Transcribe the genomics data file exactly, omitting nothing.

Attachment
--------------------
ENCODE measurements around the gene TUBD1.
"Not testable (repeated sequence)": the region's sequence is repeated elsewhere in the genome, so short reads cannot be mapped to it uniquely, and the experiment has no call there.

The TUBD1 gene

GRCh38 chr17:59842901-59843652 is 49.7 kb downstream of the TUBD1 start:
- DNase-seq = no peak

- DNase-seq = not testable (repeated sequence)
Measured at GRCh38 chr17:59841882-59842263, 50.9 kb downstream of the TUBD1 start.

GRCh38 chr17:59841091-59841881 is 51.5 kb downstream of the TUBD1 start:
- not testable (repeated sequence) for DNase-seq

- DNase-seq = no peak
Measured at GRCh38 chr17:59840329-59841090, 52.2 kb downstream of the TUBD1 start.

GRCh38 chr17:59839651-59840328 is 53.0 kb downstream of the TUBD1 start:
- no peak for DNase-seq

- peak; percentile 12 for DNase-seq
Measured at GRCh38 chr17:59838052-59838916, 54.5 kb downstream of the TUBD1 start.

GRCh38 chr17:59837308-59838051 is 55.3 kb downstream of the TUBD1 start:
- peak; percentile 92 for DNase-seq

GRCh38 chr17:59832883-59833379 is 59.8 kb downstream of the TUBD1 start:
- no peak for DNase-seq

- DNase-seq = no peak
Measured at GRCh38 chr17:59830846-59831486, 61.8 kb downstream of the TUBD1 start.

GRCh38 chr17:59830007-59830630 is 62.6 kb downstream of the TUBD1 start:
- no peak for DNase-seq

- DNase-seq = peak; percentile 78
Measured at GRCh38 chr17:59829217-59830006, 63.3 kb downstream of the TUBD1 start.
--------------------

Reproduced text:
ENCODE measurements around the gene TUBD1.
"Not testable (repeated sequence)": the region's sequence is repeated elsewhere in the genome, so short reads cannot be mapped to it uniquely, and the experiment has no call there.

The TUBD1 gene

GRCh38 chr17:59842901-59843652 is 49.7 kb downstream of the TUBD1 start:
- DNase-seq = no peak

- DNase-seq = not testable (repeated sequence)
Measured at GRCh38 chr17:59841882-59842263, 50.9 kb downstream of the TUBD1 start.

GRCh38 chr17:59841091-59841881 is 51.5 kb downstream of the TUBD1 start:
- not testable (repeated sequence) for DNase-seq

- DNase-seq = no peak
Measured at GRCh38 chr17:59840329-59841090, 52.2 kb downstream of the TUBD1 start.

GRCh38 chr17:59839651-59840328 is 53.0 kb downstream of the TUBD1 start:
- no peak for DNase-seq

- peak; percentile 12 for DNase-seq
Measured at GRCh38 chr17:59838052-59838916, 54.5 kb downstream of the TUBD1 start.

GRCh38 chr17:59837308-59838051 is 55.3 kb downstream of the TUBD1 start:
- peak; percentile 92 for DNase-seq

GRCh38 chr17:59832883-59833379 is 59.8 kb downstream of the TUBD1 start:
- no peak for DNase-seq

- DNase-seq = no peak
Measured at GRCh38 chr17:59830846-59831486, 61.8 kb downstream of the TUBD1 start.

GRCh38 chr17:59830007-59830630 is 62.6 kb downstream of the TUBD1 start:
- no peak for DNase-seq

- DNase-seq = peak; percentile 78
Measured at GRCh38 chr17:59829217-59830006, 63.3 kb downstream of the TUBD1 start.